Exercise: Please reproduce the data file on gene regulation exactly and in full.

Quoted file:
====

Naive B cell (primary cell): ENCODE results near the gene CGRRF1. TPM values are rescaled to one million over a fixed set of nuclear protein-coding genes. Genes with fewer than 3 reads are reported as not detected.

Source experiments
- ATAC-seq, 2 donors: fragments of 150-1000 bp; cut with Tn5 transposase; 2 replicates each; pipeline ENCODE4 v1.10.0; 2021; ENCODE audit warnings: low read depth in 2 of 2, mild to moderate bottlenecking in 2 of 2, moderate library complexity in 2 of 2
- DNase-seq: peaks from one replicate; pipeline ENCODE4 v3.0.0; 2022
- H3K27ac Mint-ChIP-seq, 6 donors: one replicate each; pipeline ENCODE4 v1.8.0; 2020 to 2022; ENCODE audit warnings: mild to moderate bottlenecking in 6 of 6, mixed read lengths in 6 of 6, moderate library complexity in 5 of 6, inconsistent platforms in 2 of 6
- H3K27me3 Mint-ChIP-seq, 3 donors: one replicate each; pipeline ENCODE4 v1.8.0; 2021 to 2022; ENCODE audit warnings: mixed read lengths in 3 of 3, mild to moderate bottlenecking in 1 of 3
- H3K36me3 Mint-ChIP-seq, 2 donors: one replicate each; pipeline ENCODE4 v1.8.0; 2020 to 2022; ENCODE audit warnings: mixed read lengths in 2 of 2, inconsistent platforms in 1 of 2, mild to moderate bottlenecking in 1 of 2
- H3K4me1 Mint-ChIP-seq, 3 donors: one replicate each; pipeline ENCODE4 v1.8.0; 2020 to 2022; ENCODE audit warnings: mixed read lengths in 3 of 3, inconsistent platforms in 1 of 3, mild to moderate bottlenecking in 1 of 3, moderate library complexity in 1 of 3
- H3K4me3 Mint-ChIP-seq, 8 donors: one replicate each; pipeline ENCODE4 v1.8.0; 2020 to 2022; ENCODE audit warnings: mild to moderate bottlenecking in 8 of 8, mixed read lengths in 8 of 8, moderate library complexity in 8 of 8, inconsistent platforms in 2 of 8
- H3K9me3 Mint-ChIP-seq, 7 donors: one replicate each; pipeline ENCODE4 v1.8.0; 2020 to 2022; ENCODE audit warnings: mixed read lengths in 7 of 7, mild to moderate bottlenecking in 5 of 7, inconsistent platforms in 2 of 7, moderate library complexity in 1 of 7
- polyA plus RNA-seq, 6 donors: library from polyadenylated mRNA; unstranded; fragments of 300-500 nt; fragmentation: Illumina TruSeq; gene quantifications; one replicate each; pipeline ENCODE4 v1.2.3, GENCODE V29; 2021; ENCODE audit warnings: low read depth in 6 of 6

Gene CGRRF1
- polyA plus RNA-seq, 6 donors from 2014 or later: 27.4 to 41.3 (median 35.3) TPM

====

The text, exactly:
Naive B cell (primary cell): ENCODE results near the gene CGRRF1. TPM values are rescaled to one million over a fixed set of nuclear protein-coding genes. Genes with fewer than 3 reads are reported as not detected.

Source experiments
- ATAC-seq, 2 donors: fragments of 150-1000 bp; cut with Tn5 transposase; 2 replicates each; pipeline ENCODE4 v1.10.0; 2021; ENCODE audit warnings: low read depth in 2 of 2, mild to moderate bottlenecking in 2 of 2, moderate library complexity in 2 of 2
- DNase-seq: peaks from one replicate; pipeline ENCODE4 v3.0.0; 2022
- H3K27ac Mint-ChIP-seq, 6 donors: one replicate each; pipeline ENCODE4 v1.8.0; 2020 to 2022; ENCODE audit warnings: mild to moderate bottlenecking in 6 of 6, mixed read lengths in 6 of 6, moderate library complexity in 5 of 6, inconsistent platforms in 2 of 6
- H3K27me3 Mint-ChIP-seq, 3 donors: one replicate each; pipeline ENCODE4 v1.8.0; 2021 to 2022; ENCODE audit warnings: mixed read lengths in 3 of 3, mild to moderate bottlenecking in 1 of 3
- H3K36me3 Mint-ChIP-seq, 2 donors: one replicate each; pipeline ENCODE4 v1.8.0; 2020 to 2022; ENCODE audit warnings: mixed read lengths in 2 of 2, inconsistent platforms in 1 of 2, mild to moderate bottlenecking in 1 of 2
- H3K4me1 Mint-ChIP-seq, 3 donors: one replicate each; pipeline ENCODE4 v1.8.0; 2020 to 2022; ENCODE audit warnings: mixed read lengths in 3 of 3, inconsistent platforms in 1 of 3, mild to moderate bottlenecking in 1 of 3, moderate library complexity in 1 of 3
- H3K4me3 Mint-ChIP-seq, 8 donors: one replicate each; pipeline ENCODE4 v1.8.0; 2020 to 2022; ENCODE audit warnings: mild to moderate bottlenecking in 8 of 8, mixed read lengths in 8 of 8, moderate library complexity in 8 of 8, inconsistent platforms in 2 of 8
- H3K9me3 Mint-ChIP-seq, 7 donors: one replicate each; pipeline ENCODE4 v1.8.0; 2020 to 2022; ENCODE audit warnings: mixed read lengths in 7 of 7, mild to moderate bottlenecking in 5 of 7, inconsistent platforms in 2 of 7, moderate library complexity in 1 of 7
- polyA plus RNA-seq, 6 donors: library from polyadenylated mRNA; unstranded; fragments of 300-500 nt; fragmentation: Illumina TruSeq; gene quantifications; one replicate each; pipeline ENCODE4 v1.2.3, GENCODE V29; 2021; ENCODE audit warnings: low read depth in 6 of 6

Gene CGRRF1
- polyA plus RNA-seq, 6 donors from 2014 or later: 27.4 to 41.3 (median 35.3) TPM